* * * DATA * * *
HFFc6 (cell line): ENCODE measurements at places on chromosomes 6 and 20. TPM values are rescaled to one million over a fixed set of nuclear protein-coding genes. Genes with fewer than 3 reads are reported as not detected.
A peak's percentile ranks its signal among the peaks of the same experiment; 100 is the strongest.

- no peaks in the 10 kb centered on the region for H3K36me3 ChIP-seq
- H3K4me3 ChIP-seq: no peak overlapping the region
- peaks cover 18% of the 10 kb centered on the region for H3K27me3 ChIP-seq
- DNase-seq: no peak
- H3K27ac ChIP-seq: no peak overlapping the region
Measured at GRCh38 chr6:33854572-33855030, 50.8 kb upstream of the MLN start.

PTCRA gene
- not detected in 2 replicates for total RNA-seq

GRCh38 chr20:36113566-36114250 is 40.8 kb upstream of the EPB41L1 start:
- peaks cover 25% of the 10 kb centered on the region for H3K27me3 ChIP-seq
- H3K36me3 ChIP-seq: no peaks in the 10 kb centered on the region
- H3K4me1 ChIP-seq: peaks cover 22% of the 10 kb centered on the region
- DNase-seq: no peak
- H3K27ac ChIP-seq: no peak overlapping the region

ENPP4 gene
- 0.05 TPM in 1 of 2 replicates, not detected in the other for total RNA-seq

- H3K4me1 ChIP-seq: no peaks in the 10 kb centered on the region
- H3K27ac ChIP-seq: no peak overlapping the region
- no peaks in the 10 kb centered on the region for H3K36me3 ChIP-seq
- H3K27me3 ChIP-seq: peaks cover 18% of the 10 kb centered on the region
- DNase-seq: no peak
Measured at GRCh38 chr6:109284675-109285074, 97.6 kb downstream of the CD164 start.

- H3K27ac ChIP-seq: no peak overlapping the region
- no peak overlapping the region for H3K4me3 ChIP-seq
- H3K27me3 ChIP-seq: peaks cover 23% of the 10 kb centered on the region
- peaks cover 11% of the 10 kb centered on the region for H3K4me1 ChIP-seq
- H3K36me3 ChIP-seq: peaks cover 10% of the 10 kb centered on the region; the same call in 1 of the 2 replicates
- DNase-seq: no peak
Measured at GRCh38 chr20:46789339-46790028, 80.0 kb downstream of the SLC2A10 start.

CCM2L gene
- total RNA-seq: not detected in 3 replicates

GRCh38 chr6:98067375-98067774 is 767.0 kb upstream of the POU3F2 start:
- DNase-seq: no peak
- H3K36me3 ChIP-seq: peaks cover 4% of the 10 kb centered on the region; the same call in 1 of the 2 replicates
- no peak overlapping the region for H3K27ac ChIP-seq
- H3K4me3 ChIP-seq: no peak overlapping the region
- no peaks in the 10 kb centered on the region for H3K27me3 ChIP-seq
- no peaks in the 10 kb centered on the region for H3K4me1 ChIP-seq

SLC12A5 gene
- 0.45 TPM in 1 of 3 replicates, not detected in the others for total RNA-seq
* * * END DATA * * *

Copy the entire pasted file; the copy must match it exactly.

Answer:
HFFc6 (cell line): ENCODE measurements at places on chromosomes 6 and 20. TPM values are rescaled to one million over a fixed set of nuclear protein-coding genes. Genes with fewer than 3 reads are reported as not detected.
A peak's percentile ranks its signal among the peaks of the same experiment; 100 is the strongest.

- no peaks in the 10 kb centered on the region for H3K36me3 ChIP-seq
- H3K4me3 ChIP-seq: no peak overlapping the region
- peaks cover 18% of the 10 kb centered on the region for H3K27me3 ChIP-seq
- DNase-seq: no peak
- H3K27ac ChIP-seq: no peak overlapping the region
Measured at GRCh38 chr6:33854572-33855030, 50.8 kb upstream of the MLN start.

PTCRA gene
- not detected in 2 replicates for total RNA-seq

GRCh38 chr20:36113566-36114250 is 40.8 kb upstream of the EPB41L1 start:
- peaks cover 25% of the 10 kb centered on the region for H3K27me3 ChIP-seq
- H3K36me3 ChIP-seq: no peaks in the 10 kb centered on the region
- H3K4me1 ChIP-seq: peaks cover 22% of the 10 kb centered on the region
- DNase-seq: no peak
- H3K27ac ChIP-seq: no peak overlapping the region

ENPP4 gene
- 0.05 TPM in 1 of 2 replicates, not detected in the other for total RNA-seq

- H3K4me1 ChIP-seq: no peaks in the 10 kb centered on the region
- H3K27ac ChIP-seq: no peak overlapping the region
- no peaks in the 10 kb centered on the region for H3K36me3 ChIP-seq
- H3K27me3 ChIP-seq: peaks cover 18% of the 10 kb centered on the region
- DNase-seq: no peak
Measured at GRCh38 chr6:109284675-109285074, 97.6 kb downstream of the CD164 start.

- H3K27ac ChIP-seq: no peak overlapping the region
- no peak overlapping the region for H3K4me3 ChIP-seq
- H3K27me3 ChIP-seq: peaks cover 23% of the 10 kb centered on the region
- peaks cover 11% of the 10 kb centered on the region for H3K4me1 ChIP-seq
- H3K36me3 ChIP-seq: peaks cover 10% of the 10 kb centered on the region; the same call in 1 of the 2 replicates
- DNase-seq: no peak
Measured at GRCh38 chr20:46789339-46790028, 80.0 kb downstream of the SLC2A10 start.

CCM2L gene
- total RNA-seq: not detected in 3 replicates

GRCh38 chr6:98067375-98067774 is 767.0 kb upstream of the POU3F2 start:
- DNase-seq: no peak
- H3K36me3 ChIP-seq: peaks cover 4% of the 10 kb centered on the region; the same call in 1 of the 2 replicates
- no peak overlapping the region for H3K27ac ChIP-seq
- H3K4me3 ChIP-seq: no peak overlapping the region
- no peaks in the 10 kb centered on the region for H3K27me3 ChIP-seq
- no peaks in the 10 kb centered on the region for H3K4me1 ChIP-seq

SLC12A5 gene
- 0.45 TPM in 1 of 3 replicates, not detected in the others for total RNA-seq